sense of idiom.

5
Very good
Detailed, clearly relevant and well illustrated;
coherently argued and structured.

10–12 Good
Generally sound grasp of grammar in spite of
quite a few lapses; reads reasonably; some
attempt at varied vocabulary and sentence
patterns.

4
Good
Sound knowledge and generally relevant; some
ability to develop argument and draw
conclusions.

7–9
Adequate
A tendency to be simple, clumsy or laboured;
some degree of accuracy; inappropriate use of
idiom.

3
Adequate
Some knowledge, but not always relevant; a
more limited capacity to argue.

4–6
Poor
Consistently simple or pedestrian sentence
patterns (basic sentence structure) with
persistent errors; limited vocabulary.

2
Poor
Some attempt at argument, tends to be sketchy
or unspecific; little attempt to structure an
argument; major misunderstanding of question.

0–1 Very poor
0–3
Very poor
Vague and general, ideas presented at random.
Only the simplest sentence patterns, little
evidence of grammatical awareness, very limited
vocabulary.

© UCLES 2010

Page 4

Mark Scheme: Teachers’ version
GCE O LEVEL – May/June 2010

Syllabus
3248

Part 3: Translation (20 marks)
English
1

Vultures play a very important role

2

in the Indian sub-continent.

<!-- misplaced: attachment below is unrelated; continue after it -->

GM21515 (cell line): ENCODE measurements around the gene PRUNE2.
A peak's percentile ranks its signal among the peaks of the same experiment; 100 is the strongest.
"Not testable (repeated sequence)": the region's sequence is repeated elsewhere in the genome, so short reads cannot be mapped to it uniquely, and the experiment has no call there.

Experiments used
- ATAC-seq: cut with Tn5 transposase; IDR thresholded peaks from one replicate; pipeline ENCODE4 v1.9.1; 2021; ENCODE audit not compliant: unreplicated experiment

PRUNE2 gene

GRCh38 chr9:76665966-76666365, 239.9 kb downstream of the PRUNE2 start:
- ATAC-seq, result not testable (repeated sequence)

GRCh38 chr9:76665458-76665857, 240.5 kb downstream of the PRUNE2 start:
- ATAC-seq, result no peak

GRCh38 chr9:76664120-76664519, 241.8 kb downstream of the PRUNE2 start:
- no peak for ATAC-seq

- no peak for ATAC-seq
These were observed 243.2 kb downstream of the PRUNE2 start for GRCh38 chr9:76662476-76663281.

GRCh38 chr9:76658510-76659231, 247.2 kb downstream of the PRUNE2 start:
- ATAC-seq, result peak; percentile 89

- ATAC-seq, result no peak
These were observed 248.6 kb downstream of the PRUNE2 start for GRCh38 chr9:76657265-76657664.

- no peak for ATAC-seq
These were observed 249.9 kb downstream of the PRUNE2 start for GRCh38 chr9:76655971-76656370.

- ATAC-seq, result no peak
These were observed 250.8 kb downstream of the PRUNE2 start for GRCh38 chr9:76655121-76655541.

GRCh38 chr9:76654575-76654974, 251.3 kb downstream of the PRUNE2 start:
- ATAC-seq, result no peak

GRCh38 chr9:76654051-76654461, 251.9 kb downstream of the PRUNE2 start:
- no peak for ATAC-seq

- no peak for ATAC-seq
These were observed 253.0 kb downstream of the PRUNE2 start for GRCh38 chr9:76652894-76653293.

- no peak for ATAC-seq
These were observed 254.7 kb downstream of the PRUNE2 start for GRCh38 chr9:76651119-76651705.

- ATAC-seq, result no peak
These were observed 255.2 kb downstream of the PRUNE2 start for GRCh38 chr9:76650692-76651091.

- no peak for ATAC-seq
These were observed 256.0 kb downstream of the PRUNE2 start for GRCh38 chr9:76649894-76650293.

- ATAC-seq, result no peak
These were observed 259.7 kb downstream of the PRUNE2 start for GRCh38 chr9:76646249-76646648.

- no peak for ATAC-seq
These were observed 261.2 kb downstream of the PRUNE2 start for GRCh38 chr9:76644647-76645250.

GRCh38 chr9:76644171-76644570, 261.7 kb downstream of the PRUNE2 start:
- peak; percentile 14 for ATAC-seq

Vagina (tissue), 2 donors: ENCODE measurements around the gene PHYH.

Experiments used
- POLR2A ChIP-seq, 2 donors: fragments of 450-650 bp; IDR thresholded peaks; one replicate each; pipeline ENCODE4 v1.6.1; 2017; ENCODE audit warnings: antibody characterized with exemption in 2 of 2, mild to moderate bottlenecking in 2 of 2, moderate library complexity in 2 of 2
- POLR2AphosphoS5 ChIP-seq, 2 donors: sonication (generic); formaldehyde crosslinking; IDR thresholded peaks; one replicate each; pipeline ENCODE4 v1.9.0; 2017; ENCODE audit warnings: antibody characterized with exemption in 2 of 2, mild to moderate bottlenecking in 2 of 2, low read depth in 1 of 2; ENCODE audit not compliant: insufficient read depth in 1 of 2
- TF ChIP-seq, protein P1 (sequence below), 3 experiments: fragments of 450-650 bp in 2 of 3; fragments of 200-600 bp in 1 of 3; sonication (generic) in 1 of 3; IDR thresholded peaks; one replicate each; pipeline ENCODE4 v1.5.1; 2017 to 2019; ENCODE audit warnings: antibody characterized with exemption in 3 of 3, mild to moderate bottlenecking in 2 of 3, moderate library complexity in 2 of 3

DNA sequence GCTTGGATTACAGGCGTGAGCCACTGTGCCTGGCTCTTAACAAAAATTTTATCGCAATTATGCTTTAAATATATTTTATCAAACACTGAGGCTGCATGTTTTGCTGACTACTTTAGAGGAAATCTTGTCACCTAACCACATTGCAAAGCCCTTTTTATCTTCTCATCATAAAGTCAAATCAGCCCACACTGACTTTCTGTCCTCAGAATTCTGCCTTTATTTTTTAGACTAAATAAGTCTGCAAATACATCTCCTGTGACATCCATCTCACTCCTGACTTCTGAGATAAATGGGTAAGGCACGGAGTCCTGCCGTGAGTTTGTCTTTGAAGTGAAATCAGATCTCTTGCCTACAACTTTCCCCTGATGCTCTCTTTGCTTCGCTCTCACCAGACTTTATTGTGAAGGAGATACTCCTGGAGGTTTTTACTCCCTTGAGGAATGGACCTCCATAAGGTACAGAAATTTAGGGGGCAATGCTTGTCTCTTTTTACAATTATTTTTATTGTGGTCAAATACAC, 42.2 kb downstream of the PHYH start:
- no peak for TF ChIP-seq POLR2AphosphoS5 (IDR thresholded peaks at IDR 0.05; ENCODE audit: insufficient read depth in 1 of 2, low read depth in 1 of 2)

3

They are unusual looking birds

4

with only a few feathers

5

on their head and neck.

6

They survive by eating dead animals

7

and by doing so

8

they stop the spread of diseases.

9

Farmers leave dead animals

Urdu accept

10 out in the fields
11 knowing that
12 they will be cleaned up
13 by the vultures.
14 During the last decade
15 the number of vultures
16 in some regions
17 has fallen greatly.
18 The reason for this is that
19 vultures are harmed by some medicines
20 that farmers feed to their cattle.

© UCLES 2010

Paper
01

Page 5

Mark Scheme: Teachers’ version
GCE O LEVEL – May/June 2010

Syllabus
3248

Paper
01

21 As a result
22 there are many more dead animals left in the fields,
23 causing an increase
24 in disease carrying germs and insects.
25 According to one scientist,
26 because vultures are quite ugly birds,
27 no-one has been too worried
28 about them dying out.
29 Now people are beginning to realise
30 the important job they do,
31 and why they need to be protected.
32 A surprising effect
33 of the shortage of vultures,
34 is an increase in
35 the number of wild dogs
36 who eat the corpses.
37 With more wild dogs around
38 there is a greater risk
39 of people
40 catching rabies.

As in any language translation there are different ways of translating to and from any language. This
example here gives a good sense of the original English. Examiners will need to read candidates’
work and judge how well the candidate had transferred the meaning of the original.
Mark each phrase out of 1 putting mark in the margin. Add up the marks (out of 40) then divide by 2 to
get a final mark out of 20.
NB This is not marked for written accuracy but for meaning.

© UCLES 2010